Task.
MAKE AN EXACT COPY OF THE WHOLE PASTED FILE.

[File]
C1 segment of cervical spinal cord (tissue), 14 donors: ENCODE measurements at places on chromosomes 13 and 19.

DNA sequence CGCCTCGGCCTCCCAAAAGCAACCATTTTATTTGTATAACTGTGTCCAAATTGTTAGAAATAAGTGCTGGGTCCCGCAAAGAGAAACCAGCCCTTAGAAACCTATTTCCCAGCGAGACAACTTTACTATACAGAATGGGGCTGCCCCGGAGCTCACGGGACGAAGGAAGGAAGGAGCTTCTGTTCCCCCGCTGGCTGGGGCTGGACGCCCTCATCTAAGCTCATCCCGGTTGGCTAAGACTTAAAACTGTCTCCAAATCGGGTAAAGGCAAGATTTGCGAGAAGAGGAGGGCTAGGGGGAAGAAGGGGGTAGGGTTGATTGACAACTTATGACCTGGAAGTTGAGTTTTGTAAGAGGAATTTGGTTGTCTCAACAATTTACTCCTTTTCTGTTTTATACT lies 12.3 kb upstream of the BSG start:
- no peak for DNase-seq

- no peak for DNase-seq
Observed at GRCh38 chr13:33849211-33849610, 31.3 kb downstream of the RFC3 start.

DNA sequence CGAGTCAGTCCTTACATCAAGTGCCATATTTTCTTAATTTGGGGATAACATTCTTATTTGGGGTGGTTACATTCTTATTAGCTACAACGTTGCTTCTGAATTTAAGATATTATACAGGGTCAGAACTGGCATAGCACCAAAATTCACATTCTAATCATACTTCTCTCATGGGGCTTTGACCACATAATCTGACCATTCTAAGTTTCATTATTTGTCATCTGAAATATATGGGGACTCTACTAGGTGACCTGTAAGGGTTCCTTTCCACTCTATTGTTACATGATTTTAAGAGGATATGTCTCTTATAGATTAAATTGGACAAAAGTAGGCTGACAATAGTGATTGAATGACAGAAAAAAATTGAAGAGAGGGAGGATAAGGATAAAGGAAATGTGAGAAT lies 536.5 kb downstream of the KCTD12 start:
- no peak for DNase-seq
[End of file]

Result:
C1 segment of cervical spinal cord (tissue), 14 donors: ENCODE measurements at places on chromosomes 13 and 19.

DNA sequence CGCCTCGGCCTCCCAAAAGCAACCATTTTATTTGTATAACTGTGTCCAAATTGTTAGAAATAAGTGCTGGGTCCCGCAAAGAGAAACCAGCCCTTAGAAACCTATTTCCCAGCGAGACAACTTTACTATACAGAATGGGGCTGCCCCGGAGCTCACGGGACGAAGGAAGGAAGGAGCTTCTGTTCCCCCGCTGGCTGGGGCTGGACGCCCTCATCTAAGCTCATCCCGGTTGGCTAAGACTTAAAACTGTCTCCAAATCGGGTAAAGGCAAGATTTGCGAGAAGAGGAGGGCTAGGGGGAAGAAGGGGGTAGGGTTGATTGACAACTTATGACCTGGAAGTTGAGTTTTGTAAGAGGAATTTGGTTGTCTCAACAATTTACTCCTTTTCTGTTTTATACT lies 12.3 kb upstream of the BSG start:
- no peak for DNase-seq

- no peak for DNase-seq
Observed at GRCh38 chr13:33849211-33849610, 31.3 kb downstream of the RFC3 start.

DNA sequence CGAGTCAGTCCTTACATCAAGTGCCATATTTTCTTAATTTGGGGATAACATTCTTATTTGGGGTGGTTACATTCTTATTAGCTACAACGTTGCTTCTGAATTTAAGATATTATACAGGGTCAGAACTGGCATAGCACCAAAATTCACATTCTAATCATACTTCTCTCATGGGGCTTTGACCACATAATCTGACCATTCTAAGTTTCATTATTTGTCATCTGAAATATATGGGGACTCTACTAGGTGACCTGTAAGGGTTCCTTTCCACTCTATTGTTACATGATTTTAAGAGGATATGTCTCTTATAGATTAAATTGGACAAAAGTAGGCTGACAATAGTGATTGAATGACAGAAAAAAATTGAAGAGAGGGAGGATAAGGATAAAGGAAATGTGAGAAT lies 536.5 kb downstream of the KCTD12 start:
- no peak for DNase-seq